Age constraints on high-pressure/low-temperature metamorphism and sedimentation in the Luk Ulo Complex (Java, Indonesia)

Journal article

Publication Details

Author(s): Hoffmann J, Broecker M, Setiawan NI, Klemd R, Berndt J, Maulana A, Baier H
Journal: Lithos
Publication year: 2019
Journal issue: 324-325
Pages range: 747-762
ISSN: 0024-4937
Language: English


Pre-Cenozoic blueschist- and eclogite-facies rocks occur widely scattered in the central Indonesian region, possibly representing lateral equivalents of the same subduction zone. High-pressure/low-temperature (HP/LT) metamorphism is thought to have occurred during the Early Cretaceous, which however is only constrained by K–Ar ages. This study is part of a systematic re-investigation of the regional geochronological record of various metamorphic rocks from this belt and focuses on the Luk Ulo Complex in central Java. Rubidium–Sr multipoint isochrons of one eclogite, two epidote-glaucophane schistsand one epidote amphibolite yielded Early Cretaceous (Aptian) ages of 119–117 Ma (± 0.6–0.8 Ma). These ages are similar to previously reported K–Ar results, indicating that the existing data had not significantly been compromised by extraneous Ar contamination. Relatively low peak metamorphic temperatures (ca. 400 °C) during the HP/LT stage suggest that the Rb–Sr isotopic system was not significantly affected by diffusive loss during cooling. The Rb–Sr ages most likely constrain the time of mica growth or recrystallization during high-pressure metamorphism. The matching ages of high-pressure and lower pressure rocks are attributed to inheritance, but mixing of rocks that originally had formed at the same time at different depths of the subduction complex cannot completely be ruled out yet. Rubidium–Sr white mica ages of eclogite- and blueschist-facies rocks from central Java are younger than those of similar rocks from the Western Sulawesi tectonic province (130–120 Ma), revealing a previously unknown age difference that had been hidden by the poorer precision of the K–Ar dataset. At this point, it remains unclear whether this age difference is related to processes operating within the same or in different subduction zones.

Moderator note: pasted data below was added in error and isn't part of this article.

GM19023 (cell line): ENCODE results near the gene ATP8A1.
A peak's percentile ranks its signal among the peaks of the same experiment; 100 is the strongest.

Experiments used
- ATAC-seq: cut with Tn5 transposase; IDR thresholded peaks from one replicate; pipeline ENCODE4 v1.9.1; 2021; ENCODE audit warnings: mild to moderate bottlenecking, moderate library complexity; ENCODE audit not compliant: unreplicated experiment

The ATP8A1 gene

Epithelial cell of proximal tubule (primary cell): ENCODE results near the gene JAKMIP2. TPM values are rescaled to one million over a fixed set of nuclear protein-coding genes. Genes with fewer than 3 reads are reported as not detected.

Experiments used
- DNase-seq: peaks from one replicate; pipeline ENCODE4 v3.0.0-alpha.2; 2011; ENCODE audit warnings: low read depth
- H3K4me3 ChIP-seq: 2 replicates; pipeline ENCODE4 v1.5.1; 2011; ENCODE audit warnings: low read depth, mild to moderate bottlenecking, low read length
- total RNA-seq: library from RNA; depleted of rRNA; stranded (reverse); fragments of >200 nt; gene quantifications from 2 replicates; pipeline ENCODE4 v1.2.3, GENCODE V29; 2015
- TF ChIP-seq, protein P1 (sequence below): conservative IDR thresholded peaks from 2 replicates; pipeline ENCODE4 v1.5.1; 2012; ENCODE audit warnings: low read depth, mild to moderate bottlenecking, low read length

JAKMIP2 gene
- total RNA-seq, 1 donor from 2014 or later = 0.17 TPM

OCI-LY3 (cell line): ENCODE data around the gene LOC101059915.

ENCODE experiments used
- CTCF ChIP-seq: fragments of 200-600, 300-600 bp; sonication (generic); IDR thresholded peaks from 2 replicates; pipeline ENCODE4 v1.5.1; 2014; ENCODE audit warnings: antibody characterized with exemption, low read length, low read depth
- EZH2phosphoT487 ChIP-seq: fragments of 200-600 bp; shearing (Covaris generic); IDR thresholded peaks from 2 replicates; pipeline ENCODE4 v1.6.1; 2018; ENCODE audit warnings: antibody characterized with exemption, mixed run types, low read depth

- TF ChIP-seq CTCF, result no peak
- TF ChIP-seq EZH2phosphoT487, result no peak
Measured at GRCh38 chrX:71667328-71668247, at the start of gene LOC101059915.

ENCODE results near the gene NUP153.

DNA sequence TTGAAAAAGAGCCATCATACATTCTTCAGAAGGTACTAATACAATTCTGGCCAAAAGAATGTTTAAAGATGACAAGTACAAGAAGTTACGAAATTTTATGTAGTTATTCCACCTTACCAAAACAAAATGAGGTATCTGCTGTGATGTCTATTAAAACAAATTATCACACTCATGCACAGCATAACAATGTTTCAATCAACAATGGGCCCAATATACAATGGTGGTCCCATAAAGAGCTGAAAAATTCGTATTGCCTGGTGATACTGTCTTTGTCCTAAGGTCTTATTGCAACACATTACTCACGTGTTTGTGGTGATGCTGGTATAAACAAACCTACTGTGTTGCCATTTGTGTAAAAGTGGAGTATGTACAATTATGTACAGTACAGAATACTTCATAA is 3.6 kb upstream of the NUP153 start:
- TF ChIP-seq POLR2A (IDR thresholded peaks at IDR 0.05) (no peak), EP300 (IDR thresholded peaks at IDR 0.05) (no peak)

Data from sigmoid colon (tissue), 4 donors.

The zircon populations of clastic metasedimentary rocks from the Luk Ulo Complex are dominated by a prominent Jurassic to Carboniferouspopulation (ca. 320–180 Ma) with a distinct Permo-Triassic peak (ca. 270–200 Ma). Another less pronounced Paleozoic age signal shows up at 450–380 Ma. Proterozoic and Archean zircon grains are very rare. At least some data points at the lower end of the age spectrum (ca.135–117 Ma) most likely are related to in-situ metamorphic processes. The youngest zircon grains of unambiguous detrital origin show up at ca. 160 Ma, indicating a Late Jurassic maximum depositional age. Additional detrital zircon data for the Barru Complex (Western Sulawesi) further substantiate previous findings documenting a complex age spectrum with contributions of Mesozoic (Triassic), Paleozoic (Permian, Carboniferous, Devonian to Ordovician), Meso- to Paleoproterozoic subpopulations and rare Archean zircons. The youngest zircons indicate a maximum depositional age of ca. 255–250 Ma. New and existing U–Pb zircon data indicate that the pre-metamorphic basin histories recorded in the Luk Ulo and Barru complexes are linked to different source terrains and depositional systems.

FAU Authors / FAU Editors

Klemd, Reiner Prof. Dr.
Professur für Geochemie und Lagerstättenkunde

External institutions with authors

Gadjah Mada University (UGM)
Universitas Hasanuddin
Westfälische Wilhelms-Universität (WWU) Münster

How to cite

Hoffmann, J., Broecker, M., Setiawan, N.I., Klemd, R., Berndt, J., Maulana, A., & Baier, H. (2019). Age constraints on high-pressure/low-temperature metamorphism and sedimentation in the Luk Ulo Complex (Java, Indonesia). Lithos, 324-325, 747-762.

Hoffmann, Jan, et al. "Age constraints on high-pressure/low-temperature metamorphism and sedimentation in the Luk Ulo Complex (Java, Indonesia)." Lithos 324-325 (2019): 747-762.


Last updated on 2019-20-05 at 20:23